It is the Cornell community’s insistence on a relationship between major choice and professional development that really inhibits us, more so than our prospective employers.  Strict pre-professionalism dictates that our careers start with day one of classes freshman year. My experience in investment banking shows me that I could or could not have geared my class choices towards my summer job. But what I accomplished and learned this summer had much less to do with my academic qualifications and much more to do with my love for fast-paced, intense environments and desire to gain a new understanding of a field with a steep learning curve. It turns out I adapted pretty well and enjoyed a lot of what I did (hours notwithstanding).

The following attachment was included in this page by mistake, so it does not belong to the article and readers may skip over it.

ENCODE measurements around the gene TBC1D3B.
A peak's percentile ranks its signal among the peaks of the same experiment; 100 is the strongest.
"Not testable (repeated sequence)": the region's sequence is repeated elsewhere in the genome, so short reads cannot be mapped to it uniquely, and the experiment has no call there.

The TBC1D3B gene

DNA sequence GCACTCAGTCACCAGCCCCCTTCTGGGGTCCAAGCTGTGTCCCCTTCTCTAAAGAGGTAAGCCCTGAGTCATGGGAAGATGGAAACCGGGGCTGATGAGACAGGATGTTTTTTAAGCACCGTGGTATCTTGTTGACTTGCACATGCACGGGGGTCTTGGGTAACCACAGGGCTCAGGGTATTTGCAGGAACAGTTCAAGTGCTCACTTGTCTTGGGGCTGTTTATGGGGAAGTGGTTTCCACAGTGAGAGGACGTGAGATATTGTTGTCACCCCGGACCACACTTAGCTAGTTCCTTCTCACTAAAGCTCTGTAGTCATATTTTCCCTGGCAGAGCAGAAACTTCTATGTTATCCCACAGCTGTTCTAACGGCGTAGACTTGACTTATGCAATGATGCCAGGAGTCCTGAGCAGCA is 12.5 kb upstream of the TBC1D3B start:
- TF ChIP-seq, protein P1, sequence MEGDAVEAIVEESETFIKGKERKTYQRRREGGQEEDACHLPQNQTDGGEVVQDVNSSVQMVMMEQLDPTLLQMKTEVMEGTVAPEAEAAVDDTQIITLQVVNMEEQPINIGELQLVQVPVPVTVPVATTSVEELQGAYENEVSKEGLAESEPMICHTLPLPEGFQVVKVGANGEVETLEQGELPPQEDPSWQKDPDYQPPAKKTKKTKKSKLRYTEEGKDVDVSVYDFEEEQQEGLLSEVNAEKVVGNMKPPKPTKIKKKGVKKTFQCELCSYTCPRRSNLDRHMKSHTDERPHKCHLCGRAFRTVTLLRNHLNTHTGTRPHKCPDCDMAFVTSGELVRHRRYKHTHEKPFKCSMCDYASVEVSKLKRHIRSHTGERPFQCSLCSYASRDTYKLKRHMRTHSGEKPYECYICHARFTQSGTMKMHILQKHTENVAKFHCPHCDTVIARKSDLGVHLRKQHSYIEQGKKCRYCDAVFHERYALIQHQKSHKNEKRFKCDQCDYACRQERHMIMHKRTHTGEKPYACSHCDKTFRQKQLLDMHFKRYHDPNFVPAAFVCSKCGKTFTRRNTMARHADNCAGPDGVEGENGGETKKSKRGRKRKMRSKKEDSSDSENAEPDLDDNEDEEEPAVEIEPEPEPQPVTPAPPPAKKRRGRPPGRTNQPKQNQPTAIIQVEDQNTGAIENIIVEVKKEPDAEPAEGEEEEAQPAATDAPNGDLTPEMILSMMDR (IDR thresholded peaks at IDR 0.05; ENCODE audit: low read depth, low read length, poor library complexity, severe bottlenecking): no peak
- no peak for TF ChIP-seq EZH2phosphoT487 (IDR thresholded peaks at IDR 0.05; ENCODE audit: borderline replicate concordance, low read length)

I didn’t lose something this summer. I didn’t waste my time by not working on policy or public speaking or non-profit work. I developed a whole new skill set that boosted my creativity and willingness to try new ways of getting work done. The same would go for a finance major working in a non-profit. We strive to be interdisciplinary in our studies — why wouldn’t we apply this same attitude to our professional development?

Campus culture encourages some people to apply to certain jobs and some people not to. Instead, we should encourage people to consider making radical choices about how to interpret their qualifications and studies professionally. That’s the only way that we can go out there and be impactful in whatever jobs we choose, while still studying what makes us happy.

Maggie Henry is a senior in the College of Arts and Sciences. She may be reached at [email protected]. Get Over Yourself appears alternate Tuesdays this semester.

Original Author: Maggie Henry